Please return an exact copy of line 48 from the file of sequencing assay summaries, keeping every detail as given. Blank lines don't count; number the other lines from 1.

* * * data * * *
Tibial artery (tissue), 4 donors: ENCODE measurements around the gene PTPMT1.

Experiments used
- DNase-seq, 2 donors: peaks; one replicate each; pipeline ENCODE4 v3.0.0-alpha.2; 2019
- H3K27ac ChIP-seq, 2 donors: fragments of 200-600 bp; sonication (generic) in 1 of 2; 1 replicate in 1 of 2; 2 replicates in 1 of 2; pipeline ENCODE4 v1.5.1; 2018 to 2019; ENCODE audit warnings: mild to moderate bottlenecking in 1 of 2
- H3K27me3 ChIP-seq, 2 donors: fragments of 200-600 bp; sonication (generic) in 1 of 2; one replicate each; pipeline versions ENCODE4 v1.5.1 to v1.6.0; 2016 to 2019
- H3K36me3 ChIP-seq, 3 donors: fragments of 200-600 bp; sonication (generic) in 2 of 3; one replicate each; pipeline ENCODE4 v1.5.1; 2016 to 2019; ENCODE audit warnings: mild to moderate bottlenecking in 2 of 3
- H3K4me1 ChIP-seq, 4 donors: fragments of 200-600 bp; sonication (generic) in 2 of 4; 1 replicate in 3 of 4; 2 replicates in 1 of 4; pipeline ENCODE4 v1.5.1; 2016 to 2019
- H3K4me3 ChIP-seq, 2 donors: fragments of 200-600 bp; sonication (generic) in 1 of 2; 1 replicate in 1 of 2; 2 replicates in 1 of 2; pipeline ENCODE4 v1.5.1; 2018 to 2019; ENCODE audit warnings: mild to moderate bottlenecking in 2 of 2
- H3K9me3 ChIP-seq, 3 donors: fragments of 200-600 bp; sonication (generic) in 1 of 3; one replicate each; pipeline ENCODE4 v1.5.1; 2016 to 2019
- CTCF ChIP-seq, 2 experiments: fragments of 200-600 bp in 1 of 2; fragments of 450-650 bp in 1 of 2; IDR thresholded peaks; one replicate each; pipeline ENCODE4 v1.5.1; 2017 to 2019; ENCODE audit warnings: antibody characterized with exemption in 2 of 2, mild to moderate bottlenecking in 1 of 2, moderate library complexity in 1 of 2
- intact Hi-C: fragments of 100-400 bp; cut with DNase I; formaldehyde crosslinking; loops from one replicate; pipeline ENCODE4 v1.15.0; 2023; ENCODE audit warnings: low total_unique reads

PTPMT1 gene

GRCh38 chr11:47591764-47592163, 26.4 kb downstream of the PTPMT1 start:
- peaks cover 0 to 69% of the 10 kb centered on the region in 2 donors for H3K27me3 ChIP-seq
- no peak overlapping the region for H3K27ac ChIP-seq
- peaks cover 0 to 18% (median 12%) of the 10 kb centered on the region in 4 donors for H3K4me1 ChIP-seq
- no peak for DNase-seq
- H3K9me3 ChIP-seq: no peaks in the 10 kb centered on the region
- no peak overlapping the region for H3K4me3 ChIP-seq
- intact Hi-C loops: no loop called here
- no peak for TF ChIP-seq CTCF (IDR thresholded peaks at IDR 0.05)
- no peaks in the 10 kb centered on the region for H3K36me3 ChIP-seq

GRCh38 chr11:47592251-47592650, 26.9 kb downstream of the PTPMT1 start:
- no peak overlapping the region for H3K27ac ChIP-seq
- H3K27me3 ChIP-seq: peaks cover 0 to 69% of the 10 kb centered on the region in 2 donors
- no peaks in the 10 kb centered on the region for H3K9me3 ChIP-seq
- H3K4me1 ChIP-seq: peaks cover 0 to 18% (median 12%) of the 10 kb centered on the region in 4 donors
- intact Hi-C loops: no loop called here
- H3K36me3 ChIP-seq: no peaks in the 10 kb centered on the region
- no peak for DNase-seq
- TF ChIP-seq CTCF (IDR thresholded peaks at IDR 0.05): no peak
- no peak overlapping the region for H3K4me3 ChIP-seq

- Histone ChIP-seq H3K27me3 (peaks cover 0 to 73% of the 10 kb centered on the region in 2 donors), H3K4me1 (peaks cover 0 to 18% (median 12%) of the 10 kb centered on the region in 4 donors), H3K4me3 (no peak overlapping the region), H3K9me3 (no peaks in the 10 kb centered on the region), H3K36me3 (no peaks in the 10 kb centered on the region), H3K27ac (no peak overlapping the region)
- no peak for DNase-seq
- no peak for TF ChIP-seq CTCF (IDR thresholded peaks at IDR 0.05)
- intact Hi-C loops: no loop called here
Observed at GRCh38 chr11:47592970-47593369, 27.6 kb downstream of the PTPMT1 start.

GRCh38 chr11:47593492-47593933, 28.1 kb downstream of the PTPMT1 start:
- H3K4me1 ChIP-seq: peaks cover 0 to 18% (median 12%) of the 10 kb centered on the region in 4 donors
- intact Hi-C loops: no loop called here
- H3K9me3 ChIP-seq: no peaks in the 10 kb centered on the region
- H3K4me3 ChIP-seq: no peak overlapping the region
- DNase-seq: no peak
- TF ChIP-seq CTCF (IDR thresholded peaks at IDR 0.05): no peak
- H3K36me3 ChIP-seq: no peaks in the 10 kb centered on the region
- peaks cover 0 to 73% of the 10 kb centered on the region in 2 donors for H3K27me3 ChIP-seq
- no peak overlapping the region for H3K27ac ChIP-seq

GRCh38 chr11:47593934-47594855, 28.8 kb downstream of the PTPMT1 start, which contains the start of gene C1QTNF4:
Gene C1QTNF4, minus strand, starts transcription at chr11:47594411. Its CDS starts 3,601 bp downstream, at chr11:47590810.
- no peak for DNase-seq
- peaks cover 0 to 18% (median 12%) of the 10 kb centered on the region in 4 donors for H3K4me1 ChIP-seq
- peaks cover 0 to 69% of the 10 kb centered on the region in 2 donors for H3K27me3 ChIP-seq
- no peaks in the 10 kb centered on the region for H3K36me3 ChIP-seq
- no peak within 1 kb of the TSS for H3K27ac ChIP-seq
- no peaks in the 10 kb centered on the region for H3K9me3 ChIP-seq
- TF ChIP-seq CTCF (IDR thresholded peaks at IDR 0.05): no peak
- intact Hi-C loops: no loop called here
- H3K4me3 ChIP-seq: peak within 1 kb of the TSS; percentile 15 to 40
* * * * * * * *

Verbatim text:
GRCh38 chr11:47593934-47594855, 28.8 kb downstream of the PTPMT1 start, which contains the start of gene C1QTNF4: